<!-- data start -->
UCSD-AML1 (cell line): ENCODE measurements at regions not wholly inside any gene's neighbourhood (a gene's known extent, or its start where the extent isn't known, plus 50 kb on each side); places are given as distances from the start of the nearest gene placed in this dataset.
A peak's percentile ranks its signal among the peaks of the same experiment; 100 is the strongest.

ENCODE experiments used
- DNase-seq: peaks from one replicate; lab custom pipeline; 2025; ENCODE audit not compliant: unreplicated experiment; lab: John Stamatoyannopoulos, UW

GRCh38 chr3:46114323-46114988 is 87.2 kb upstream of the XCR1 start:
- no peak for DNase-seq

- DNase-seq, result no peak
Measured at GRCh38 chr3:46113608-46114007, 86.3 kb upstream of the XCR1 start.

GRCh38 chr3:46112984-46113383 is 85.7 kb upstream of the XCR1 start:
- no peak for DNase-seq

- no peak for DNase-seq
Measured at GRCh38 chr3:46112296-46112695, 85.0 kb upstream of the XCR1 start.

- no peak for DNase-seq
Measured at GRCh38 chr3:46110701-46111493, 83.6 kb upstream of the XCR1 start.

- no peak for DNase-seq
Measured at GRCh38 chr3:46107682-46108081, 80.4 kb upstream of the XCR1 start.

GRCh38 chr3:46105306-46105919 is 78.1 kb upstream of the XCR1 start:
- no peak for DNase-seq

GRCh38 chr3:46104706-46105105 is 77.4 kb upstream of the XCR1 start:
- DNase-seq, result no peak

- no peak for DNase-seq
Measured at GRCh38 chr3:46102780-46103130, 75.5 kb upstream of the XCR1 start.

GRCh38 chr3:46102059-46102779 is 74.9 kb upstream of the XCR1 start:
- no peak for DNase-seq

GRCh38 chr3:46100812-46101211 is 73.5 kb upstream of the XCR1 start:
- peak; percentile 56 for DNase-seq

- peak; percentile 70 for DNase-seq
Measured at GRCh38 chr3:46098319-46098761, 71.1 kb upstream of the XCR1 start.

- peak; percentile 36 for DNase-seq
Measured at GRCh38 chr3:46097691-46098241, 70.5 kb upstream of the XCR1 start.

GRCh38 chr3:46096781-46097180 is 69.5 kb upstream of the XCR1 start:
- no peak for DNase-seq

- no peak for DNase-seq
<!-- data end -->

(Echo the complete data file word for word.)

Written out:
UCSD-AML1 (cell line): ENCODE measurements at regions not wholly inside any gene's neighbourhood (a gene's known extent, or its start where the extent isn't known, plus 50 kb on each side); places are given as distances from the start of the nearest gene placed in this dataset.
A peak's percentile ranks its signal among the peaks of the same experiment; 100 is the strongest.

ENCODE experiments used
- DNase-seq: peaks from one replicate; lab custom pipeline; 2025; ENCODE audit not compliant: unreplicated experiment; lab: John Stamatoyannopoulos, UW

GRCh38 chr3:46114323-46114988 is 87.2 kb upstream of the XCR1 start:
- no peak for DNase-seq

- DNase-seq, result no peak
Measured at GRCh38 chr3:46113608-46114007, 86.3 kb upstream of the XCR1 start.

GRCh38 chr3:46112984-46113383 is 85.7 kb upstream of the XCR1 start:
- no peak for DNase-seq

- no peak for DNase-seq
Measured at GRCh38 chr3:46112296-46112695, 85.0 kb upstream of the XCR1 start.

- no peak for DNase-seq
Measured at GRCh38 chr3:46110701-46111493, 83.6 kb upstream of the XCR1 start.

- no peak for DNase-seq
Measured at GRCh38 chr3:46107682-46108081, 80.4 kb upstream of the XCR1 start.

GRCh38 chr3:46105306-46105919 is 78.1 kb upstream of the XCR1 start:
- no peak for DNase-seq

GRCh38 chr3:46104706-46105105 is 77.4 kb upstream of the XCR1 start:
- DNase-seq, result no peak

- no peak for DNase-seq
Measured at GRCh38 chr3:46102780-46103130, 75.5 kb upstream of the XCR1 start.

GRCh38 chr3:46102059-46102779 is 74.9 kb upstream of the XCR1 start:
- no peak for DNase-seq

GRCh38 chr3:46100812-46101211 is 73.5 kb upstream of the XCR1 start:
- peak; percentile 56 for DNase-seq

- peak; percentile 70 for DNase-seq
Measured at GRCh38 chr3:46098319-46098761, 71.1 kb upstream of the XCR1 start.

- peak; percentile 36 for DNase-seq
Measured at GRCh38 chr3:46097691-46098241, 70.5 kb upstream of the XCR1 start.

GRCh38 chr3:46096781-46097180 is 69.5 kb upstream of the XCR1 start:
- no peak for DNase-seq

- no peak for DNase-seq